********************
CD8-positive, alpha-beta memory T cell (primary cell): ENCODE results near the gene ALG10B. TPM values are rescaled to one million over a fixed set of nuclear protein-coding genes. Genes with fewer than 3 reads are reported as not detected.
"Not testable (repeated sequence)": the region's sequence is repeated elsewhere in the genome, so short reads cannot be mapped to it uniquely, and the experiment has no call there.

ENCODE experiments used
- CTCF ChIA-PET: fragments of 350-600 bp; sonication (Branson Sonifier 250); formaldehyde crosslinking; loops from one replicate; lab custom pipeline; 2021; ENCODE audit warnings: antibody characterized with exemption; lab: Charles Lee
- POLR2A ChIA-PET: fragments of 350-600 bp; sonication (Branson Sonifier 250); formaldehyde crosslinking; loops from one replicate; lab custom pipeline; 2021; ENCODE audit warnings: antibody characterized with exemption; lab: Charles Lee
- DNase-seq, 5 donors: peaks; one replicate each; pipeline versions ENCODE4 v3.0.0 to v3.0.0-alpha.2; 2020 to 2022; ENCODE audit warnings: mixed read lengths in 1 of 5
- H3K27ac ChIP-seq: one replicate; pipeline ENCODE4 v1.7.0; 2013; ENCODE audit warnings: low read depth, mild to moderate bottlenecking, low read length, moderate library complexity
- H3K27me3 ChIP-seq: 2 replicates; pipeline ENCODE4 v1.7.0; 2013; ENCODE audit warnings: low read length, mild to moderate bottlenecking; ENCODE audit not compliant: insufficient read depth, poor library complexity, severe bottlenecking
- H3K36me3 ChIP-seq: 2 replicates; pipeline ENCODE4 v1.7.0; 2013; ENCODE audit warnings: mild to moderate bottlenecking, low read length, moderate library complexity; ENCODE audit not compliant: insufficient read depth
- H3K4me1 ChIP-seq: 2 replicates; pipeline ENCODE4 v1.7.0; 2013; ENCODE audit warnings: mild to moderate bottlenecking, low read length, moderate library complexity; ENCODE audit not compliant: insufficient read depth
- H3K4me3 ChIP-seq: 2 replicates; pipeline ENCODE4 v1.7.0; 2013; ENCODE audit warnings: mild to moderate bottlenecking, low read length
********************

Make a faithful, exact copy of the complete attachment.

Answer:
CD8-positive, alpha-beta memory T cell (primary cell): ENCODE results near the gene ALG10B. TPM values are rescaled to one million over a fixed set of nuclear protein-coding genes. Genes with fewer than 3 reads are reported as not detected.
"Not testable (repeated sequence)": the region's sequence is repeated elsewhere in the genome, so short reads cannot be mapped to it uniquely, and the experiment has no call there.

ENCODE experiments used
- CTCF ChIA-PET: fragments of 350-600 bp; sonication (Branson Sonifier 250); formaldehyde crosslinking; loops from one replicate; lab custom pipeline; 2021; ENCODE audit warnings: antibody characterized with exemption; lab: Charles Lee
- POLR2A ChIA-PET: fragments of 350-600 bp; sonication (Branson Sonifier 250); formaldehyde crosslinking; loops from one replicate; lab custom pipeline; 2021; ENCODE audit warnings: antibody characterized with exemption; lab: Charles Lee
- DNase-seq, 5 donors: peaks; one replicate each; pipeline versions ENCODE4 v3.0.0 to v3.0.0-alpha.2; 2020 to 2022; ENCODE audit warnings: mixed read lengths in 1 of 5
- H3K27ac ChIP-seq: one replicate; pipeline ENCODE4 v1.7.0; 2013; ENCODE audit warnings: low read depth, mild to moderate bottlenecking, low read length, moderate library complexity
- H3K27me3 ChIP-seq: 2 replicates; pipeline ENCODE4 v1.7.0; 2013; ENCODE audit warnings: low read length, mild to moderate bottlenecking; ENCODE audit not compliant: insufficient read depth, poor library complexity, severe bottlenecking
- H3K36me3 ChIP-seq: 2 replicates; pipeline ENCODE4 v1.7.0; 2013; ENCODE audit warnings: mild to moderate bottlenecking, low read length, moderate library complexity; ENCODE audit not compliant: insufficient read depth
- H3K4me1 ChIP-seq: 2 replicates; pipeline ENCODE4 v1.7.0; 2013; ENCODE audit warnings: mild to moderate bottlenecking, low read length, moderate library complexity; ENCODE audit not compliant: insufficient read depth
- H3K4me3 ChIP-seq: 2 replicates; pipeline ENCODE4 v1.7.0; 2013; ENCODE audit warnings: mild to moderate bottlenecking, low read length